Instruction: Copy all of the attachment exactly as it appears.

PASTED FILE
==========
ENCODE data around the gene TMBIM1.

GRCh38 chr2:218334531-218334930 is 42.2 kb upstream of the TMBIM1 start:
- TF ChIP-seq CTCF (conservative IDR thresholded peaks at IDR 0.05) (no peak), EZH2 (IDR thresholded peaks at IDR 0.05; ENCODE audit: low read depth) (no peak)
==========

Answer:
ENCODE data around the gene TMBIM1.

GRCh38 chr2:218334531-218334930 is 42.2 kb upstream of the TMBIM1 start:
- TF ChIP-seq CTCF (conservative IDR thresholded peaks at IDR 0.05) (no peak), EZH2 (IDR thresholded peaks at IDR 0.05; ENCODE audit: low read depth) (no peak)